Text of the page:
At this point, some of God’s people have returned home from exile, but not all have.
Back in Persia (formerly Babylon) the mighty King Xerxes shows off his wealth, splendor, and majesty to his people for a full 180 days, nearly half a year. Then he gives a weeklong banquet for everyone in the citadel, complete with an open bar.
At the same time, Queen Vashti gives her own celebration, a seven-day party for the women of the palace.
On day seven, an inebriated Xerxes commands the beautiful Vashti to parade herself in front of his drunken guests. The virtuous queen, however, refuses to debase herself before their ogling eyes.
Embarrassed, the enraged ruler asks his advisors what to do. Their answer is quick.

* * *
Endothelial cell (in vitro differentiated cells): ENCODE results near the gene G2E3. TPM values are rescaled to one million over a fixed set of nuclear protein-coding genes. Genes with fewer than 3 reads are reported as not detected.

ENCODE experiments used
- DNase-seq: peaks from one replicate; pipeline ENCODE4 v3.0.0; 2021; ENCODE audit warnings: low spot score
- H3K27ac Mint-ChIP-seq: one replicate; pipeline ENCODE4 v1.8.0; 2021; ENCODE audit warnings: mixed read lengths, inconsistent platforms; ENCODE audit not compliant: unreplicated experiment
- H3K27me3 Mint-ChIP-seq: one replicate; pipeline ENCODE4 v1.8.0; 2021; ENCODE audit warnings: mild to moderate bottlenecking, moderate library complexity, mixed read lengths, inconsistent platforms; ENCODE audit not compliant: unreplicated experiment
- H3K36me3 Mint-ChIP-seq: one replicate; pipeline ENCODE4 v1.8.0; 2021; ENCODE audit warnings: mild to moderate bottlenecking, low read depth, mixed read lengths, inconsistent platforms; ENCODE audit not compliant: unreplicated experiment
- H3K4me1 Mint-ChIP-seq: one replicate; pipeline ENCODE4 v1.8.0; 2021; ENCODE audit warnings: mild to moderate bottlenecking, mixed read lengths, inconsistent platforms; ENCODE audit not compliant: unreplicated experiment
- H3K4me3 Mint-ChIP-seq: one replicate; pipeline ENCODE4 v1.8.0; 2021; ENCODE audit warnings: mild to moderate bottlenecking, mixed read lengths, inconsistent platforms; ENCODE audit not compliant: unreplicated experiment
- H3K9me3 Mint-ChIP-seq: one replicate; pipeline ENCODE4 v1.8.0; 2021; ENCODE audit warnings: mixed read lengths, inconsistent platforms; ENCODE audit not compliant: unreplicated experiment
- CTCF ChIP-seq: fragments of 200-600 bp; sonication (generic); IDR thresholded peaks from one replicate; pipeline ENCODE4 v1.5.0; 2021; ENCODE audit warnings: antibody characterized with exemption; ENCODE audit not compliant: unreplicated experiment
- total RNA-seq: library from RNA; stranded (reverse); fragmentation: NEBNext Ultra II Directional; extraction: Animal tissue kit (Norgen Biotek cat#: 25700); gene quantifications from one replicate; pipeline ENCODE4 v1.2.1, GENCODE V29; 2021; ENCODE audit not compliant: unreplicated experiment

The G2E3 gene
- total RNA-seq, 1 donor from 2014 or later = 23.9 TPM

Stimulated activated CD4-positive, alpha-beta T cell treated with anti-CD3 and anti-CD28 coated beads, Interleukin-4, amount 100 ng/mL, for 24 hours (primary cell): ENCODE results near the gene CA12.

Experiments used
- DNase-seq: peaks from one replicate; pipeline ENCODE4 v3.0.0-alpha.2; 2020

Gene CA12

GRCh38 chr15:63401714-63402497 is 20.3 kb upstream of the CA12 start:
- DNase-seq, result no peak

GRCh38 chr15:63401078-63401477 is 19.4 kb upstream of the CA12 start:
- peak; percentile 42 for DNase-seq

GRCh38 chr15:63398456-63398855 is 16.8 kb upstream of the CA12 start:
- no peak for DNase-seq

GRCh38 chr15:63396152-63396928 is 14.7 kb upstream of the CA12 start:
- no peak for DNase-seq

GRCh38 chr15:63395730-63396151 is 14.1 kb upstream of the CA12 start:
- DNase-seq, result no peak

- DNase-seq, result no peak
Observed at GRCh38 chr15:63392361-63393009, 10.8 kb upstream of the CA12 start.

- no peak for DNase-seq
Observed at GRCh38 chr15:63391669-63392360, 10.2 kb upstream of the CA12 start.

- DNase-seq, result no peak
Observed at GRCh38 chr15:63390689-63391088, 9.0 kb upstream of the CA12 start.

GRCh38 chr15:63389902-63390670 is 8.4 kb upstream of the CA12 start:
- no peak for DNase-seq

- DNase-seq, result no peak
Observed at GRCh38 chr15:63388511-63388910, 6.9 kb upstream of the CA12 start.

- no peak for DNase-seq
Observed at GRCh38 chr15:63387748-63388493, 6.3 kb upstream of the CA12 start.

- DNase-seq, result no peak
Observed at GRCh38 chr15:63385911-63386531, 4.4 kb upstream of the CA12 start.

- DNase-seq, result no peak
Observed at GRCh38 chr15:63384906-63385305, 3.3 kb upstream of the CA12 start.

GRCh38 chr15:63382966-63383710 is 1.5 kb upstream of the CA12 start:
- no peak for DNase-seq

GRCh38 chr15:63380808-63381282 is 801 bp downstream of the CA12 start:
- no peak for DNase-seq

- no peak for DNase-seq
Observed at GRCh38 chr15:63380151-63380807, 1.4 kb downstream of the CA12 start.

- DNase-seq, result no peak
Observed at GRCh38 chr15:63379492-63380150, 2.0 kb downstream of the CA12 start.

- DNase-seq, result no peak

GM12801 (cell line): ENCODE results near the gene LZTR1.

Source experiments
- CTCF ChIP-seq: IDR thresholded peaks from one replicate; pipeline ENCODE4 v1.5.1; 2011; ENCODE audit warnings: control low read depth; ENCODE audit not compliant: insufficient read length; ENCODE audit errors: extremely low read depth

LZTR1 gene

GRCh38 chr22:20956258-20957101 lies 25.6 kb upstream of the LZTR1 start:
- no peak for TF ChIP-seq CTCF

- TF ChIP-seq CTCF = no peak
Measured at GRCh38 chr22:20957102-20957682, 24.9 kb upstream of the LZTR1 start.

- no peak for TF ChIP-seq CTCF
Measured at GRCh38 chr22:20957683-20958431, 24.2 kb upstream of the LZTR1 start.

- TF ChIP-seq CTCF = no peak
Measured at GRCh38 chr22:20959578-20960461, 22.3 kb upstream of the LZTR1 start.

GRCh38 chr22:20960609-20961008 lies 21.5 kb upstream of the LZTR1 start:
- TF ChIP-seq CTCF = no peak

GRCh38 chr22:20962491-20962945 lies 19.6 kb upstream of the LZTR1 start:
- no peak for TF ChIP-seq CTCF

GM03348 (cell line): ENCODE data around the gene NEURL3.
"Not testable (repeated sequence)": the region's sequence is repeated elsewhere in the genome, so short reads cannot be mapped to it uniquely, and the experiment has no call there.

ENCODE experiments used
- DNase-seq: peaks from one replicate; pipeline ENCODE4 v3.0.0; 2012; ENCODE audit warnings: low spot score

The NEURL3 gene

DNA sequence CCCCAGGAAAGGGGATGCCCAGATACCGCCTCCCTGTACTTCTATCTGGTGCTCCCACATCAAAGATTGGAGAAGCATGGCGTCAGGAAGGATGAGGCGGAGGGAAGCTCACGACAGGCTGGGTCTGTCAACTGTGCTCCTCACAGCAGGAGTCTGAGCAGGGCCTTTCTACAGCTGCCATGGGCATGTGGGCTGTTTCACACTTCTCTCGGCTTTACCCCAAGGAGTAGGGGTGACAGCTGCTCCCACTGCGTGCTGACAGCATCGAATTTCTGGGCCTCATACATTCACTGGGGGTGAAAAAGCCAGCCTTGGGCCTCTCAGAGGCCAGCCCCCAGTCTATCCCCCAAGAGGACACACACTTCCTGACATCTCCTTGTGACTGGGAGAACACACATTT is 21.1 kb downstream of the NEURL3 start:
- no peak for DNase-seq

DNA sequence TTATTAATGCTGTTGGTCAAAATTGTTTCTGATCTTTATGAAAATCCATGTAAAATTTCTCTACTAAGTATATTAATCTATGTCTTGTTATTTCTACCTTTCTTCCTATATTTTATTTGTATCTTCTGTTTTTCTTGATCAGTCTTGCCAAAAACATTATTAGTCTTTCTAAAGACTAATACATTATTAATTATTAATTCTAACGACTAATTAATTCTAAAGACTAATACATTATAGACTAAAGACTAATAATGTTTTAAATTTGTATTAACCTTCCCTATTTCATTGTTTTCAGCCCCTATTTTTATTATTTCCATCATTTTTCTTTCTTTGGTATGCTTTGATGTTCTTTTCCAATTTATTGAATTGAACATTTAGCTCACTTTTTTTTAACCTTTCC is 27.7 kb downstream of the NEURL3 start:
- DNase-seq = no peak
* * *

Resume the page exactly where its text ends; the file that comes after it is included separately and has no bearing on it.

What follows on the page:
They want to keep other women from following Vashti’s example of insubordination and thereby disrespecting their husbands. They fear widespread marital conflict. Therefore, they advise the king to immediately remove Vashti from her position as queen and forever ban her from being in his presence.
With little thought, the king agrees to their proposal. He issues an irrevocable edict and sends Vashti away.
Queen Vashti reacted to the king’s degenerate request with chaste virtue. She refused to stoop to his drunken depravity, regardless of the cost. In doing so, she paid a heavy price for her integrity.
This is the last we hear of Vashti in Scripture.
How much value do we place on maintaining our integrity? How much will we risk to do what’s right?
[Read Vashti’s story in Esther 1:7–20.]
A lifelong student of the Bible, Peter DeHaan, PhD, wrote the 1,000-page website ABibleADay.com to encourage people to explore the Bible. His main blog and many books urge Christians to push past the status quo and reconsider how they practice their faith in every area of their lives.